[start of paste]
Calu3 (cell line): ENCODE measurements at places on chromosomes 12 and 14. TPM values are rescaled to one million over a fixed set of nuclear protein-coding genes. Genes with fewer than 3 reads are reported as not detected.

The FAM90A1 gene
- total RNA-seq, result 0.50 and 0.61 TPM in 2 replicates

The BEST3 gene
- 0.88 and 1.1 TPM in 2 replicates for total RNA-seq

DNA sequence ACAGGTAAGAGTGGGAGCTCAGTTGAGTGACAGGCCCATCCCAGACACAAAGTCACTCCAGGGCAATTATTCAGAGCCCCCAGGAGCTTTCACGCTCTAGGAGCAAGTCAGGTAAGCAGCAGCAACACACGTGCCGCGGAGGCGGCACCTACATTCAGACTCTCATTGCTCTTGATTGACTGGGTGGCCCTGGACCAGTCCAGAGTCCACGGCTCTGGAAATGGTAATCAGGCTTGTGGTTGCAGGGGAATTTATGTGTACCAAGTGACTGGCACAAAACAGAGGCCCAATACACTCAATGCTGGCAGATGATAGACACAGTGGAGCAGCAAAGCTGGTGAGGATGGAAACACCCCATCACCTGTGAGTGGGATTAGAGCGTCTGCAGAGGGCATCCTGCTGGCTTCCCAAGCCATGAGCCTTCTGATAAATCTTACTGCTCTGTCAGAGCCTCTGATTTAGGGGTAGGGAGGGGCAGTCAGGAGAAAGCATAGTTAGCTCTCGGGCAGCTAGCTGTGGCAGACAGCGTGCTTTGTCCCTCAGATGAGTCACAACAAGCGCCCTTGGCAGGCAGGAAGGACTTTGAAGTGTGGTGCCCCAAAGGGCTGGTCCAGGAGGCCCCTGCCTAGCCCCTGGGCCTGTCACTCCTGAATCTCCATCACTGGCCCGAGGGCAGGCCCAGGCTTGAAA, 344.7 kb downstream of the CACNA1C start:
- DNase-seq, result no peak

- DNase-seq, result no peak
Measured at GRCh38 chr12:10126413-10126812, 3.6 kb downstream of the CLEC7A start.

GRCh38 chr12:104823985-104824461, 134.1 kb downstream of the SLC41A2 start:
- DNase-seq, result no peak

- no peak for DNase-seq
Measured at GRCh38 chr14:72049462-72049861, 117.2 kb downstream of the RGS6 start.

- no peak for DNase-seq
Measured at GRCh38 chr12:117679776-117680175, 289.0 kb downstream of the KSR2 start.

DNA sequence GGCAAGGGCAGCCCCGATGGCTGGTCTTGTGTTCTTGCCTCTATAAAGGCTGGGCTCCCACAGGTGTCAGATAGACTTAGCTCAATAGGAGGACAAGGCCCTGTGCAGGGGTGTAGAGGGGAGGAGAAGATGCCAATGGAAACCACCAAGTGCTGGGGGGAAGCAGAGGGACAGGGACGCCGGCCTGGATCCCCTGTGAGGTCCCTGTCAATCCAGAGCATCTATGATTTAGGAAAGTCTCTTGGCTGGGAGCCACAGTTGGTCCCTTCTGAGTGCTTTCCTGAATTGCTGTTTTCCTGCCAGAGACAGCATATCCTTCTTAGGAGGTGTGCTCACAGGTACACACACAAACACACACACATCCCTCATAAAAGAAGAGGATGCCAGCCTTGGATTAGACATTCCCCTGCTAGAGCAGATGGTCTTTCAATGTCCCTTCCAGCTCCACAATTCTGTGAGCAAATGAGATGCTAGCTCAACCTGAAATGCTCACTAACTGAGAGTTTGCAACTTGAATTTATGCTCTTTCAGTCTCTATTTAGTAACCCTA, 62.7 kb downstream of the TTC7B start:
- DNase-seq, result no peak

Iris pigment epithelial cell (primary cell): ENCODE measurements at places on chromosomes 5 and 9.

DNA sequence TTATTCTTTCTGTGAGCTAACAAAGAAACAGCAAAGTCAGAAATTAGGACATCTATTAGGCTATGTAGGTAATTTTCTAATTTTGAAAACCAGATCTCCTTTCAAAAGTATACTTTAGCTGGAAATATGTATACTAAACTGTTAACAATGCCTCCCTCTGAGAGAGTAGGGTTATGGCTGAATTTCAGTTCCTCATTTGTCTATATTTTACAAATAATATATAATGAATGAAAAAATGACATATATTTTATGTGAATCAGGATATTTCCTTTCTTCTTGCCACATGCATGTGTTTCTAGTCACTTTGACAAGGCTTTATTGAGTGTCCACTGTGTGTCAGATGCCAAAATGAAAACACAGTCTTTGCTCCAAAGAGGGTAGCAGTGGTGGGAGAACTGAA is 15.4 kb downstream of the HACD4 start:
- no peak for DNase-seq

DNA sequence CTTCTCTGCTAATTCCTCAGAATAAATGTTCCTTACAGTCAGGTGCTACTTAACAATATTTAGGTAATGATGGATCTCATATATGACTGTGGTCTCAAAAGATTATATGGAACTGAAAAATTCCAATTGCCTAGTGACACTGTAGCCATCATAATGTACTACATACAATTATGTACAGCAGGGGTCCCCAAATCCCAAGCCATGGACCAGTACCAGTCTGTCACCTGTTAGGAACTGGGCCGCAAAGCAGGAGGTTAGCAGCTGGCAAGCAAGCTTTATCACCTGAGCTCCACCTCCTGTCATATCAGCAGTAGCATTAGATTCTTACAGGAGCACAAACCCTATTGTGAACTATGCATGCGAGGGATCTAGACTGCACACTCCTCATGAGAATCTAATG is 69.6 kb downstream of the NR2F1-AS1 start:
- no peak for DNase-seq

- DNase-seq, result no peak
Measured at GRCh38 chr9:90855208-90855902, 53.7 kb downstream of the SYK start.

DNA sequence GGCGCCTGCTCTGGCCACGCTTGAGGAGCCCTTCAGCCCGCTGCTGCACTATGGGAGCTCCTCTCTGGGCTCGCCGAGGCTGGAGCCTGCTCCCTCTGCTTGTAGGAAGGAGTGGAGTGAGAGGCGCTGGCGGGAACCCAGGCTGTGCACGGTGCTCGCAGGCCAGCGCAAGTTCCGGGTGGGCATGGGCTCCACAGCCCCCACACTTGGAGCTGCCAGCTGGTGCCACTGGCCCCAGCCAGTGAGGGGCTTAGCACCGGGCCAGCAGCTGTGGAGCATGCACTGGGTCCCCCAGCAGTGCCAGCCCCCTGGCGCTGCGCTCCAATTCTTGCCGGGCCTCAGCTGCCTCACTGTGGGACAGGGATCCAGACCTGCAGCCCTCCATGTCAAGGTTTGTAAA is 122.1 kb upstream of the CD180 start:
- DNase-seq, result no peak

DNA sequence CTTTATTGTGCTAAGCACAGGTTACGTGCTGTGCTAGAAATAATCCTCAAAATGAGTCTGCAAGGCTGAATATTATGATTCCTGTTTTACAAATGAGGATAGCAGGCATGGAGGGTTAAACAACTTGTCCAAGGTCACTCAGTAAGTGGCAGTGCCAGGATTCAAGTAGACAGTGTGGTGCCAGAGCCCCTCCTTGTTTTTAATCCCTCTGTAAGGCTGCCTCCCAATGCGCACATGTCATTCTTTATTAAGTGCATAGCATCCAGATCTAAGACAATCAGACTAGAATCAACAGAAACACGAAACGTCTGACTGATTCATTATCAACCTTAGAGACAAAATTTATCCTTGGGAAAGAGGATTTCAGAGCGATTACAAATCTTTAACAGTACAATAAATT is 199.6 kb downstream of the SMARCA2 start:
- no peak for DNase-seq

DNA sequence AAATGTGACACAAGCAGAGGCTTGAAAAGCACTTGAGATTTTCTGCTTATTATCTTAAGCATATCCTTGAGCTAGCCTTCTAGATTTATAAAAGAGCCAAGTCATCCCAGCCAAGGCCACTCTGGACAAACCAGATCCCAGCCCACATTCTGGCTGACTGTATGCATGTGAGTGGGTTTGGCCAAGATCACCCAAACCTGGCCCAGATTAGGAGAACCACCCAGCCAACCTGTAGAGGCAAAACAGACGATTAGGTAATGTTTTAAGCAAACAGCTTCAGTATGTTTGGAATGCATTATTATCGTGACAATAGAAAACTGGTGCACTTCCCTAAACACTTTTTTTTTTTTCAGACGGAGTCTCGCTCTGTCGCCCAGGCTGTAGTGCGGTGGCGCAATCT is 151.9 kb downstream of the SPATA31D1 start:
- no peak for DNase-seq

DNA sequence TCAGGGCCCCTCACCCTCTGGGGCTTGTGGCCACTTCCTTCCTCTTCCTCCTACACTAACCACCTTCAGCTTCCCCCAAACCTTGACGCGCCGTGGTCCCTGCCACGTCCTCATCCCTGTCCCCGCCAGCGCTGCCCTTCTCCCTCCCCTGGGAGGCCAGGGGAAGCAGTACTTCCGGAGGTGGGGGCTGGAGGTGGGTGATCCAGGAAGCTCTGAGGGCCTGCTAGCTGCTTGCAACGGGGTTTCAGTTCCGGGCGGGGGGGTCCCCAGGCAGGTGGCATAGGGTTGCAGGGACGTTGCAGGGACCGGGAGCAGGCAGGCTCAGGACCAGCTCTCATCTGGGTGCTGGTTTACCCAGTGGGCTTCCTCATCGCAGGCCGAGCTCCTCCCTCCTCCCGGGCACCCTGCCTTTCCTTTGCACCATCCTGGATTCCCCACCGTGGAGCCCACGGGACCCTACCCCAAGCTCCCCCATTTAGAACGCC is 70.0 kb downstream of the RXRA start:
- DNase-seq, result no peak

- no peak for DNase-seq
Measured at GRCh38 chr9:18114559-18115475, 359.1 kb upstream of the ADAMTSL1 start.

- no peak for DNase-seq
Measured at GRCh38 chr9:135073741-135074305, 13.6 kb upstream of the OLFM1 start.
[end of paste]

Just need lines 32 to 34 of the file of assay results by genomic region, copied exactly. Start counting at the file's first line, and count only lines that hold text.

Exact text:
- DNase-seq, result no peak

- no peak for DNase-seq
Measured at GRCh38 chr9:18114559-18115475, 359.1 kb upstream of the ADAMTSL1 start.